September 9th, 2013 (F1plus/G. Keilloh).- It could have been a replay of the last race. Which in itself was a lot like the sort of race we've seen plenty of times before. Sebastian Vettel won the Italian Grand Prix at Monza with the sort of single-minded ruthlessness that seems ever-so familiar by now. Almost all of the 53 laps were one-sided, Seb having a firm grasp of proceedings. And the result means that he seems to have an equally firm grasp of world title number four.
The observer, aside from fervent Seb supporters, today was left to frantically grasp around for remote and circumstantial hope to disrupt the race of one out front. Seb locked his wheel into turn one (and actually apologised for it after the race - he has high standards clearly), which made his first stint a bit harder than usual. It might have rained.
The German apparently had some kind of transmission problem towards the end, which required him to short shift. But as is his way right now, such things were batted away dismissively; Seb won as he liked. As he always was going to do.
It's now nearly impossible to envisage the circumstances in which Vettel can be deprived of his latest world championship for the collection, short of something utterly incongruous like a driver or team meltdown or else a desperate run of bad luck.
With now more than two race wins on Fernando Alonso in the table (and Ferrari not pulling up any trees right now), and the rest even further back, we now moreover enter the part of the year that Vettel and Red Bull really get into imperious mode. To add to the gall of his rivals, Spa and Monza are tracks that in theory were meant to trip Red Bull up.
What's more those same rivals you feel will today have been sent a long way towards deciding to call off the 2013 fight altogether and concentrate on 2014 with its many regulation changes instead. We could well be at the point where Seb and Red Bull can now freewheel to their respective 2014 crowns.
Also just like two weeks ago, Alonso came out on top in the non-Seb class. Just like two weeks ago he barreled through the field to second place in what seemed like no time.
Just like two weeks ago when he got there he found he didn't have the legs of the Seb/Red Bull combination out front. All he could do was pedal hard, minimise the points damage and otherwise hope (and he tried a long first stint, which seemed only inspired by a 'what the heck' rolling of the dice, but it didn't do much for him). Even he now gives the outward impression that he's reaching the conclusion that this is Vettel's year.
Felipe Massa was close at hand too, finishing just three seconds adrift of the pair in fourth after a good drive. The trouble for Massa is that his better run came on a day when one of the most oft-mentioned suitors for his Ferrari drive from 2014 onwards, pacing around impatiently outside the Maranello front door, put in a stunning drive, and was man of the match quite possibly.The rest were a bit closer to Alonso this time though.
The Ferrari didn't look as happy on the harder tyre and Mark Webber was able to close in on Alonso after their solitary stops. He wasn't able to get near enough to pass, and wasn't helped by a similar transmission problem to Vettel that required short-shifting. They finished in the same order, and Webber was grateful to get his first visit to the lauded Monza podium, and at the last opportunity.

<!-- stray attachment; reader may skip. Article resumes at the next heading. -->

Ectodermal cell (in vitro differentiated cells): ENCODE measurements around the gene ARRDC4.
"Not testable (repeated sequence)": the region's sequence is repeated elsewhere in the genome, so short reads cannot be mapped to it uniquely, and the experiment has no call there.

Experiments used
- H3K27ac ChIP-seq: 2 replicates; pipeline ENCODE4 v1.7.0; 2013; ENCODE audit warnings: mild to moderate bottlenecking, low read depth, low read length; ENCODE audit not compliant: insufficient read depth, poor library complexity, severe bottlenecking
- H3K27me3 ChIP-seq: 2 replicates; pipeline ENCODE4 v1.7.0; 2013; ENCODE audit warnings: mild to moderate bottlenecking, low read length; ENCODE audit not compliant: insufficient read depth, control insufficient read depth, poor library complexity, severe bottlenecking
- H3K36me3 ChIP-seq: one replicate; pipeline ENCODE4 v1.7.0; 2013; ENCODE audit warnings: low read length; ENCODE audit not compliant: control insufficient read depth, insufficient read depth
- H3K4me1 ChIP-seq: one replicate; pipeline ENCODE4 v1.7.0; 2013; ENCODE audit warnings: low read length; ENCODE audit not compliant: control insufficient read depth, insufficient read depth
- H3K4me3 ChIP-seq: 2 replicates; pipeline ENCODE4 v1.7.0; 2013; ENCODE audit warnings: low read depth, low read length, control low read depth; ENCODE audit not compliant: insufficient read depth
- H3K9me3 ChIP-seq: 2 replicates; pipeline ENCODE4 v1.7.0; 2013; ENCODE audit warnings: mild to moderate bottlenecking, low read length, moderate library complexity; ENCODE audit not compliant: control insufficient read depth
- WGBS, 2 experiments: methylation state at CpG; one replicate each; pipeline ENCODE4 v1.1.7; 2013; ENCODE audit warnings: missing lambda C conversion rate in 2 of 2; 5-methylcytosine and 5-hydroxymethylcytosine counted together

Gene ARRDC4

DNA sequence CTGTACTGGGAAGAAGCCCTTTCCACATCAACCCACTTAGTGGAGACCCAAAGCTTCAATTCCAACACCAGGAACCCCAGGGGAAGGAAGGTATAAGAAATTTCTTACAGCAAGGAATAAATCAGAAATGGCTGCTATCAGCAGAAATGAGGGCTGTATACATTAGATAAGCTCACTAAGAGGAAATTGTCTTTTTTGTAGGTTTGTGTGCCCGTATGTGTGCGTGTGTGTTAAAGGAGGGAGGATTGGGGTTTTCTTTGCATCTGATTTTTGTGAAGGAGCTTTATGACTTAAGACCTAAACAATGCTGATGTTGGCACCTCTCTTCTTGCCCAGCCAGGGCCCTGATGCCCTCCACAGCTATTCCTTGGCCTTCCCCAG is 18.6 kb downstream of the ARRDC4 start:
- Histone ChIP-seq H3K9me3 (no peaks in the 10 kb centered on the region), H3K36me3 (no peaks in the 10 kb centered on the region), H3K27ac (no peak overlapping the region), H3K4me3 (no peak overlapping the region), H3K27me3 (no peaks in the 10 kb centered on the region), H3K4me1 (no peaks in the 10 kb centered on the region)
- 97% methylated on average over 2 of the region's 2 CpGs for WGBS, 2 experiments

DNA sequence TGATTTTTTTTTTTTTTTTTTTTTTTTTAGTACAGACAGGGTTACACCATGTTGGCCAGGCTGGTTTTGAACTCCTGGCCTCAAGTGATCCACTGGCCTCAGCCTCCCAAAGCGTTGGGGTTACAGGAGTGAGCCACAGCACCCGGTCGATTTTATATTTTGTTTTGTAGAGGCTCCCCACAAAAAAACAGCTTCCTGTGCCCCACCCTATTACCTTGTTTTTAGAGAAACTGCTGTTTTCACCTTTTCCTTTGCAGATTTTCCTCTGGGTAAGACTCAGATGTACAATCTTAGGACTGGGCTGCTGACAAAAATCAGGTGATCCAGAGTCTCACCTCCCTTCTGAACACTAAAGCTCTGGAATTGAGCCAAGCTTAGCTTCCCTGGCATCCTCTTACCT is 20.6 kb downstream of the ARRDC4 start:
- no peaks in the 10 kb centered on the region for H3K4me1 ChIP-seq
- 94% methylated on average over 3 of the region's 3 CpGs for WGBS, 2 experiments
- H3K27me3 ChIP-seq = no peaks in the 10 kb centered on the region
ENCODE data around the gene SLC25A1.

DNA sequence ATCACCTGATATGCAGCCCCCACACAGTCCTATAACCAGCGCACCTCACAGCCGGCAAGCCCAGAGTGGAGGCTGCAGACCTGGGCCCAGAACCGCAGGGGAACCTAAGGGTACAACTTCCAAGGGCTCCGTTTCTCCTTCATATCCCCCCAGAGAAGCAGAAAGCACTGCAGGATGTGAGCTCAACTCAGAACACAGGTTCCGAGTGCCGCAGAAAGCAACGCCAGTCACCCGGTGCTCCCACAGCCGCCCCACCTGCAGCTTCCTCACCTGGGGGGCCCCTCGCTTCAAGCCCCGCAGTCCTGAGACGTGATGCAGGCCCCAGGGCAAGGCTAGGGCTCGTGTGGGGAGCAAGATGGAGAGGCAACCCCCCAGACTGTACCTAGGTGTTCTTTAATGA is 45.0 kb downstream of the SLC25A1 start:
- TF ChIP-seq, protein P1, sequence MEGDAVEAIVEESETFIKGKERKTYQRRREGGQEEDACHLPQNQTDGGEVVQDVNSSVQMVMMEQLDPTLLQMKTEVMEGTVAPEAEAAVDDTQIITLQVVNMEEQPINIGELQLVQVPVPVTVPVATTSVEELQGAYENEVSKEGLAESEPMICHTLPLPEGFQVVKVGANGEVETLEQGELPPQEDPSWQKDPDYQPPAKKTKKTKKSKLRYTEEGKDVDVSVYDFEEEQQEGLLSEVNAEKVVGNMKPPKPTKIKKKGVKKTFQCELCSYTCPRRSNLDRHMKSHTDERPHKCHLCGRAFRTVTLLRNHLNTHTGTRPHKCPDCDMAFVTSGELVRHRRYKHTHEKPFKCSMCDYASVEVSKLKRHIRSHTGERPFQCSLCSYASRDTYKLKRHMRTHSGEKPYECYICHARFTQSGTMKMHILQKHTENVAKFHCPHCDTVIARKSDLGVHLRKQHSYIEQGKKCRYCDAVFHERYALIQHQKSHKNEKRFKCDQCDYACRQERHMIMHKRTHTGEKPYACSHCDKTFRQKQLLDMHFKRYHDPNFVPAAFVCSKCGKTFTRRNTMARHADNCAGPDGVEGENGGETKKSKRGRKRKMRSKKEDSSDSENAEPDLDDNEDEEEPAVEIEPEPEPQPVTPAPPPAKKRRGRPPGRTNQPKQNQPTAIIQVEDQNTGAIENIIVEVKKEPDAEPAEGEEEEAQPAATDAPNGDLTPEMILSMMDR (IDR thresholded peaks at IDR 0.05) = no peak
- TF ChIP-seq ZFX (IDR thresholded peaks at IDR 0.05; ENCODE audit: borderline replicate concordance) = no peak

Alonso need more than second place finishes to challenge Vettel, surely Monza's result will bring more confidence (Ferrari)
Nico Hulkenberg was the surprise player of the weekend with a third in qualifying and fifith on the race. (LAT Photo)
Nico Hulkenberg, after a season persevering with the disappointing C32, followed up on his brilliant qualifying result of third by defying gravity and keeping the car up among the front-runners throughout the 300km of the Monza race. He stayed on the back of the Webber and Ferraris group throughout, and was only five seconds shy of second place at the end, as well as kept Nico Rosberg's Merc at bay. Fifth place was his reward. And it couldn't have been a better time or place to remind us all of his star quality.
Daniel Ricciardo, having got his big promotion, gave further evidence that he is worthy of it by finishing seventh, rather countering those who say he can qualify but can't race.
And while today's result stretched Alonso's championship hopes close to breaking point, it most probably snapped those of Lewis Hamilton and Kimi Raikkonen. Both started low, both showed pace but had delays which precluded a better result, and while Lewis scored small Kimi didn't score at all. Kimi had his front wing broken on the back of Sergio Perez's McLaren at Monza's notorious concertina of the first chicane, which had to be changed immediately.
In Lewis's case, he got a slow puncture from the debris of the same incident, which necessitated an extra stop and rather dashed his initial hope of running a long one-stopper. Still, the fine frolics of both as they progressed through the field provided an entertaining diversion.
It was a race that needed it though. Of course, there's a lot to admire about a driver and team in unison at the top of their haughty games, and equally there's no blame to be attached to them that the others can't keep up. But in terms of a competitive spectacle it's rather lacking.
Long before the end by hardly showing Vettel at all even the FOM TV producer seemed to conclude that it was all over bar the shouting, pretty much like the rest of us. And it may not be so merely about today either.